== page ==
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- What is metformin and sitagliptin, and how does it work (mechanism of action)?
- What brand names are available for metformin and sitagliptin?
- Is metformin and sitagliptin available as a generic drug?
- Do I need a prescription for metformin and sitagliptin?
- What are the side effects of metformin and sitagliptin?
- What is the dosage for metformin and sitagliptin?
- Which drugs or supplements interact with metformin and sitagliptin?
- Is metformin and sitagliptin safe to take if I'm pregnant or breastfeeding?
- What else should I know about metformin and sitagliptin?
What is metformin and sitagliptin, and how does it work (mechanism of action)?
Insulin is a hormone produced by the pancreas. It limits blood glucose levels by reducing the amount of glucose released by the liver into the blood and by increasing the removal of glucose from blood by muscle and fat tissues. Type 2 diabetes results when there is reduced sensitivity of muscle and fat to the effects of insulin. When the diabetes progresses, the pancreas produces less insulin. Both defects result in increased levels of glucose in the blood.
Metformin is an oral medication that lowers blood glucose by increasing the sensitivity of liver, muscle, fat, and other tissues to the effects of insulin. Increasing the sensitivity of tissues to insulin causes more glucose to be removed from blood and thereby reduces the level of glucose in the blood. In scientific studies, metformin reduced the complications of diabetes such as heart disease, blindness and kidney disease.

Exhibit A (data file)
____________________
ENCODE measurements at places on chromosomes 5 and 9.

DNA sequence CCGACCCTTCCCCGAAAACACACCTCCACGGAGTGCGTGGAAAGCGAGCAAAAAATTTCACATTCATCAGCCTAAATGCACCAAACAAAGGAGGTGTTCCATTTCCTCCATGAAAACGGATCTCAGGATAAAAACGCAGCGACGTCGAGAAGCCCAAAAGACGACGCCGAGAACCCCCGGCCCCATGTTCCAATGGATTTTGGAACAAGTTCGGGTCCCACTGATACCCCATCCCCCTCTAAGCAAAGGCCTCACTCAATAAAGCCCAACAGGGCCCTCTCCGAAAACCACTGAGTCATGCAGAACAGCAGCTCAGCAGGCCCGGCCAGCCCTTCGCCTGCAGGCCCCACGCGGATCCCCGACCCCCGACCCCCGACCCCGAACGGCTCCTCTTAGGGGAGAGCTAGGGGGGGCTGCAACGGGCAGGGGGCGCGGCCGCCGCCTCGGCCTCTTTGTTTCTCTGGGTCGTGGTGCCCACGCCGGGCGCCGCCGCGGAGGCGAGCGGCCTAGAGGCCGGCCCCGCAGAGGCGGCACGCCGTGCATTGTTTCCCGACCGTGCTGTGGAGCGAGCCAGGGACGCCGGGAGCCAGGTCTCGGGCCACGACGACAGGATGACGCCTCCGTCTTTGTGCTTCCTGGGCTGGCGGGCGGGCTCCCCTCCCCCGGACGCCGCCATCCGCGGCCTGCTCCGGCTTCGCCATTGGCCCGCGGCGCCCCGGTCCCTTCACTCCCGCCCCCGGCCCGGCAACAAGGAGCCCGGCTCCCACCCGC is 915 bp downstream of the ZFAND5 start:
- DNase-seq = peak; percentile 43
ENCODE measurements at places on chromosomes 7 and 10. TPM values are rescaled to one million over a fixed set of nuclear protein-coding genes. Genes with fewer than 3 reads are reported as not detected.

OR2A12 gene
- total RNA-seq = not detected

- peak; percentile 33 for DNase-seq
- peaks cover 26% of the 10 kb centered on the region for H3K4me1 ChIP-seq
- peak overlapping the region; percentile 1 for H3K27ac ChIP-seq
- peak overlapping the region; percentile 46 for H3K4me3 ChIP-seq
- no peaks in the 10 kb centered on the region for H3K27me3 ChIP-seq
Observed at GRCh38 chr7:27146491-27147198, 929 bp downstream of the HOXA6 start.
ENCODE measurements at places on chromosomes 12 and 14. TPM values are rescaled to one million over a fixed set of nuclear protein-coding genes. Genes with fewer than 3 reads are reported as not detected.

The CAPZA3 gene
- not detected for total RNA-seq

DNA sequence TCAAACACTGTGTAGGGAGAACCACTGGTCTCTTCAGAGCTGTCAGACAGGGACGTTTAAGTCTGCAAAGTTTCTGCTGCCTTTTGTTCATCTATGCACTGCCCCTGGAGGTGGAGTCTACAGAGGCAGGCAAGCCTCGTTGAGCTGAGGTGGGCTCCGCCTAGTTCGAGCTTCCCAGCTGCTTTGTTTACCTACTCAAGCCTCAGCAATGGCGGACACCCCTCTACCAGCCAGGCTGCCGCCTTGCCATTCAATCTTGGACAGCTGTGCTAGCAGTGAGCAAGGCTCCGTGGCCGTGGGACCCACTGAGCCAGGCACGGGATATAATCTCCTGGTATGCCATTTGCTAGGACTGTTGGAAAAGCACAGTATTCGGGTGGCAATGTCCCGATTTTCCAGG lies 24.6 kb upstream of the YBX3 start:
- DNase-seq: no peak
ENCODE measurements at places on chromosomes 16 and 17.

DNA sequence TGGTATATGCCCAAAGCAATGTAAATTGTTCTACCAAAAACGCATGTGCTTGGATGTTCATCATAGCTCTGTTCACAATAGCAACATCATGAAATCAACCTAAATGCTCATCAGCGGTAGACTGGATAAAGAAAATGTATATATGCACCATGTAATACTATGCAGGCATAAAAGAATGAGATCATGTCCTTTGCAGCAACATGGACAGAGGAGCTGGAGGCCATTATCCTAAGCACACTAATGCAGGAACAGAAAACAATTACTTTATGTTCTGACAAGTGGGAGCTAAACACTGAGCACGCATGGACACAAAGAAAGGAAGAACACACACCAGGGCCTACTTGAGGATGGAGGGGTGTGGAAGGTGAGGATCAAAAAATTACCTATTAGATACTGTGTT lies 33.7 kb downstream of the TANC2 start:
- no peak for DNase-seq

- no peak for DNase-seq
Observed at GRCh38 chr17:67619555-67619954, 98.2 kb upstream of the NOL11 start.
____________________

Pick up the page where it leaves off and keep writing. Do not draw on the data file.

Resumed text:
Sitagliptin is an oral drug that reduces blood glucose levels in patients with type 2 diabetes. Following a meal, incretin hormones such as glucagon-like peptide-1 (GLP-1) and glucose-dependent insulinotropic polypeptide (GIP) are released from the intestine, and their levels increase in the blood. GLP-1 and GIP reduce blood glucose by increasing the production and release of insulin from the pancreas. GLP-1 also reduces blood glucose by reducing the secretion by the pancreas of glucagon, a hormone that increases the production of glucose by the liver and raises the level of glucose in the blood. The net effect of increased release of GLP-1 and GIP is to reduce blood glucose levels. In addition, sitagliptin inhibits the enzyme, dipeptidyl peptidase-4 (DPP-4) that destroys GLP-1 and GIP and thereby increases the levels and activity of both hormones and thereby the release of insulin. As a result, blood glucose levels fall.
What are the side effects of metformin and sitagliptin?
AND PRECAUTIONS The most common side effects of Janumet are:
Lactic acidosis is a serious side effect of metformin that occurs in one out of every 30,000 patients and is fatal in 50% of cases. The symptoms of lactic acidosis are weakness, trouble breathing, abnormal heartbeats, unusual muscle pain, stomach discomfort, light-headedness and feeling cold. Patients at risk for lactic acidosis include those with reduced function of the kidneys or liver, congestive heart failure, severe acute illnesses, and dehydration. Janumet should be discontinued immediately if lactic acidosis is suspected.
What is the dosage for metformin and sitagliptin?
Janumet is taken twice daily with meals, and the starting dose is based on the patient's current dose of sitagliptin and metformin. The maximum dose of Janumet is 100/2000 mg daily.
Is metformin and sitagliptin safe to take if I'm pregnant or breastfeeding?
It is unknown whether sitagliptin is secreted in human breast milk. However, metformin is excreted into breast milk and can therefore be transferred to the nursing infant.
What else should I know about metformin and sitagliptin?
What preparations of metformin and sitagliptin are available?
Tablets: 50/500 and 50 mg/1000 mg
How should I keep metformin and sitagliptin stored?
Tablets should be stored at room temperature, 15-30 C (59-86 F)
Daily Health News
Metformin and sitagliptin (Janumet) is a combination drug prescribed for the treatment of type 2 diabetes, along with diet and exercise. Side effects, drug interactions, warnings and precautions, and pregnancy information should be reviewed before taking any medication.
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